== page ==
Christophe Barratier

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Himalaya Review


Excellent
Six good reasons to rush out and see Himalaya, a film that director Eric Valli describes as a "Tibetan Western":

1) No Brad Pitt. Valli worked on the Brad Pitt film Seven Years in Tibet, which showcased Pitt and his pathetic German accent trekking the Himalayas and befriending the Dalai Lama. Instead of the overpaid, perfect-toothed Pitt, we get real people from Nepal portraying themselves, in roles that demand good acting and a credible screen presence.

Continue reading: Himalaya Review

Microcosmos Review


Excellent
A welcome trend in recent moviegoing is the increased willingness of audiences to spend time in the company of documentaries. The past couple of years have seen movies such as Bowling for Columbine, Spellbound, Bus 174, Capturing the Friedmans, and Winged Migration holding their relative own at the box office. Since this hasn't always been the case, fans of the last title -- the breathtakingly photographed nature documentary -- are directed to the new DVD release of a little treasure from the same producers that they might have missed: 1996's outstanding Microcosmos.

Its subject, at first glance, is one of the ickiest imaginable: bugs. Given this reviewer's uneasy relationship with the lifeform (grasshoppers in particular freak me out completely), no one could have convinced me that I would leave a documentary about the day-to-day lives of insects in anything but a state of sustained panic. And yet Microcosmos remains among my very favorite nature documentaries or, for that matter, documentaries of any kind.

Continue reading: Microcosmos Review

Winged Migration Review


Excellent
Rarely has there been a movie with such a literal title, but then it's science, not fiction. In that context there's no room for a title implying mystery or hidden meaning. Instead, it puts it squarely in contention for programming on the Discovery channel. It is biology, diversity, and adventure... and one of the five nominations for the Best Documentary Oscar for 2002. It is also the stuff the most exquisite dreams are made of.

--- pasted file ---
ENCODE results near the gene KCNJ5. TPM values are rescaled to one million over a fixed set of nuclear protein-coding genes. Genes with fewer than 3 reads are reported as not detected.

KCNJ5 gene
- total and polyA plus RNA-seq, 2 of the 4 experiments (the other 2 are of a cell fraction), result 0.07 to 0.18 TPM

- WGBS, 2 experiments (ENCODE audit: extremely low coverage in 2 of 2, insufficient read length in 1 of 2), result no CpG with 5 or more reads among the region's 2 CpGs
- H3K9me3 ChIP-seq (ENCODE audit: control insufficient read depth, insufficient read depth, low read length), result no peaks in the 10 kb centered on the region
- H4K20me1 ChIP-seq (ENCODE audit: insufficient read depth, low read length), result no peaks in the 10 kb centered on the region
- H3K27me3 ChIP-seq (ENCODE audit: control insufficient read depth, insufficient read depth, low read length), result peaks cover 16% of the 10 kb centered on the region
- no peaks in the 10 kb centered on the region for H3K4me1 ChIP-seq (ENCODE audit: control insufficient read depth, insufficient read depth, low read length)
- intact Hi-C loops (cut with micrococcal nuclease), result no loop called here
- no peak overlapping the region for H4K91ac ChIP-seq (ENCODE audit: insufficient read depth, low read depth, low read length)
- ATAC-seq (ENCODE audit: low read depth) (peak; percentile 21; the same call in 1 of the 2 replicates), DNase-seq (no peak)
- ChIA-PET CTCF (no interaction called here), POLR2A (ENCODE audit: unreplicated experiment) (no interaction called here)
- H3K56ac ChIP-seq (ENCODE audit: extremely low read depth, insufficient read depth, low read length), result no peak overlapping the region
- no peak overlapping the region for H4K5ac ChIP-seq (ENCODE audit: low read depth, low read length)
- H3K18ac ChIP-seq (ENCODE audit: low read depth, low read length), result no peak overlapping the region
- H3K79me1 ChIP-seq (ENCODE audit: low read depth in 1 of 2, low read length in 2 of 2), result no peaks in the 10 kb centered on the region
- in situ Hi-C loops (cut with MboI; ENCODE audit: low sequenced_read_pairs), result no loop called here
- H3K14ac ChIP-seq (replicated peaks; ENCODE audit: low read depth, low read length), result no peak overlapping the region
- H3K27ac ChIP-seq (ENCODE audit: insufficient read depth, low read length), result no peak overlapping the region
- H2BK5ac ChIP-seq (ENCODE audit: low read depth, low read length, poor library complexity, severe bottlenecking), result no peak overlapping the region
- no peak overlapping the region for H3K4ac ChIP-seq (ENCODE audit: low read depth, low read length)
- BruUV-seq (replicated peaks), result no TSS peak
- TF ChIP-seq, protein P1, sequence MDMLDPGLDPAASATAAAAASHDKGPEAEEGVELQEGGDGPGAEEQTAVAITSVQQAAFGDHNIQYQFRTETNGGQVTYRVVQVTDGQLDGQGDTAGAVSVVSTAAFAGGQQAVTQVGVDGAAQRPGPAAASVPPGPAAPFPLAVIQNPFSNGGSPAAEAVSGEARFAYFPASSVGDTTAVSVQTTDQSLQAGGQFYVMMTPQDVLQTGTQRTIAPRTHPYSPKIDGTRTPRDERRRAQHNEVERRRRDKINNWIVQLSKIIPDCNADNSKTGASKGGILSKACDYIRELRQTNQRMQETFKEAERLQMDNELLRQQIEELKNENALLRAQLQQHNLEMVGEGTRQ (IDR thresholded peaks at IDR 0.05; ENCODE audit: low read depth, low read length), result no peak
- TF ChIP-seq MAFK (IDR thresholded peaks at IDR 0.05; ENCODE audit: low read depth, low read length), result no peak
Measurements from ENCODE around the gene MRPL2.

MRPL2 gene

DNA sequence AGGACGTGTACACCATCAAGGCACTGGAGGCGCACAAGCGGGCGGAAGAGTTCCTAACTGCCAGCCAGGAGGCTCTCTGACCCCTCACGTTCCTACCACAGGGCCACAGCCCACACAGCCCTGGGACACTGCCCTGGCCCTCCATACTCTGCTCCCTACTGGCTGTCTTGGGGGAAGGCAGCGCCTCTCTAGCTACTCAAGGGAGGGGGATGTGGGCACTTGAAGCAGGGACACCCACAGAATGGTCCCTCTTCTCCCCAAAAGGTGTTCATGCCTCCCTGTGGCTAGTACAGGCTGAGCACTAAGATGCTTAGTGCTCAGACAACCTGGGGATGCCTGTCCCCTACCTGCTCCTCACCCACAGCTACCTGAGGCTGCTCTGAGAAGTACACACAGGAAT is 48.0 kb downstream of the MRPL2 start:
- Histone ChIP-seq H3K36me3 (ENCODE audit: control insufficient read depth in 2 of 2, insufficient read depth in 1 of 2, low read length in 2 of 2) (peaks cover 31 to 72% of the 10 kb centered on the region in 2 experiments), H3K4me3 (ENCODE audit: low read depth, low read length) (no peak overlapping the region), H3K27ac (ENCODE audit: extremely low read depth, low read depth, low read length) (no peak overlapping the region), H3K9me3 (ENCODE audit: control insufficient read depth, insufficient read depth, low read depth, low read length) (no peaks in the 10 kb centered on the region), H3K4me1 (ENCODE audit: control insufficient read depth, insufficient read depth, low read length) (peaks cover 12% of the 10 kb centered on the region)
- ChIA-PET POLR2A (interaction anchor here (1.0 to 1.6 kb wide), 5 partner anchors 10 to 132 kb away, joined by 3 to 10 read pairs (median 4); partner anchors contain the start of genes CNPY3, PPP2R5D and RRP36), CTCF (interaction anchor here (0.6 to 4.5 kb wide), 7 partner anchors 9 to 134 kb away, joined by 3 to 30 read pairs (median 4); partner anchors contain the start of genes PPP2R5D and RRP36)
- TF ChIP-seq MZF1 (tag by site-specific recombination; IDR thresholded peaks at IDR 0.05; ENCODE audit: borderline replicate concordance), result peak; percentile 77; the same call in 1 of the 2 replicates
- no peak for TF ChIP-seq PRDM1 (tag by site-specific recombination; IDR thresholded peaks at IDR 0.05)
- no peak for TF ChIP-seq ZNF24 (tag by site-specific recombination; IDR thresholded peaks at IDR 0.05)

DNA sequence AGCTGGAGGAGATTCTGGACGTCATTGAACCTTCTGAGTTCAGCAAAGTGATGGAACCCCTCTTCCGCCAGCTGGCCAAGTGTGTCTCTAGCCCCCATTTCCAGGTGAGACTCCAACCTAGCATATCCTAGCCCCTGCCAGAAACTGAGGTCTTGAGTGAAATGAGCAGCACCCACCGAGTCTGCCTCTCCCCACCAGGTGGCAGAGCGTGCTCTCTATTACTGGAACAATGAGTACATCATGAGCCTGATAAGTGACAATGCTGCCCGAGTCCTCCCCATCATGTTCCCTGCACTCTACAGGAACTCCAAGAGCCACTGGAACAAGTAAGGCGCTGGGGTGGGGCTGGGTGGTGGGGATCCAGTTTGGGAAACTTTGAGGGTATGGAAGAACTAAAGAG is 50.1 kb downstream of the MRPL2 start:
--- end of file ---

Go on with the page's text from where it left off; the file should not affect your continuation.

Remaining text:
Jacques Perrin, producer of such hugely successful French films as the exciting Z and the compelling Cinema Paradiso, has turned to films about nature, such as Microcosmos (insects) and Himalaya for his more recent successes. Winged Migration has the potential in sheer amazement of imagery to fly to the top of his list. In it, he provides minimalist narration, allowing the pictures to astound you not only at their majesty but at what made them possible.

Continue reading: Winged Migration Review

The Chorus Review


Weak
Manipulative, maudlin filmmaking knows no cultural boundaries, and further proof of imports' potential for derivative corniness can be found in The Chorus (Les Choristes), Christophe Barratier's directorial debut - a runaway hit in its native France - about an inspirational music teacher at a boarding school for delinquent kids in 1949 France. An embarrassingly mushy story of an ordinary guy's yeoman efforts to change the world one rebellious rascal at a time, it's a movie that disingenuously invokes and exploits Nazi war crimes and child abuse in service of a feel-good fable. Cloying from start to finish, it's so drenched in syrupy sentimentality - from its plethora of quaint small-town Parisian details to its bludgeoning good vs. evil set-up - that one barely needs to read the subtitles to recognize its utilization of every convention found in Mr. Holland's Opus, Goodbye, Mr. Chips, Dangerous Minds, and innumerable other films in Hollywood's trite, faux-uplifting "good teacher-bad student" sub-genre.

Former aspiring musician Clément Mathieu (a charismatic Gérard Jugnot) is the new instructor at a school for uncontrollable adolescent boys which - under the strict orders of dastardly principal Rachin (François Berléand) - punishes bad behavior with swift violence in a policy referred to as "Action - Reaction." Such abuse doesn't sit well with Mathieu, a sensitive soul who believes that there's goodness hidden underneath these wayward kids' rough exteriors. Naturally, The Chorus wholeheartedly subscribes to this romantic theory, characterizing each and every pint-sized punk as an angel in disguise. Though initially intent on terrorizing their new teacher, Mathieu's students see the light once the music-loving professor turns their unruly class into a disciplined choral group, their vocal training indirectly inciting them to study, reconnect with their families (in the case of Jean-Baptiste Maunier's star singer Morhange) or find surrogate parents to embrace (such as with Maxence Perrin's impish Pépinot). As far as Barratier's rose-colored fairy tale is concerned, every bad seed - regardless of his vileness - is redeemable with a little Do-Re-Mi and TLC, and thus The Chorus goes to great lengths to play up the central conflict between compassionate care and corporal punishment embodied by the kindhearted Mathieu and wicked Rachin, a villain so groaningly cartoonish it's a wonder he doesn't twirl his graying moustache.

Continue reading: The Chorus Review

Christophe Barratier

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Christophe Barratier Movies

Himalaya Movie Review

Himalaya Movie Review

Six good reasons to rush out and see Himalaya, a film that director Eric Valli...

Microcosmos Movie Review

Microcosmos Movie Review

A welcome trend in recent moviegoing is the increased willingness of audiences to spend time...

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Winged Migration Movie Review

Winged Migration Movie Review

Rarely has there been a movie with such a literal title, but then it's science,...

The Chorus Movie Review

The Chorus Movie Review

Manipulative, maudlin filmmaking knows no cultural boundaries, and further proof of imports' potential for derivative...

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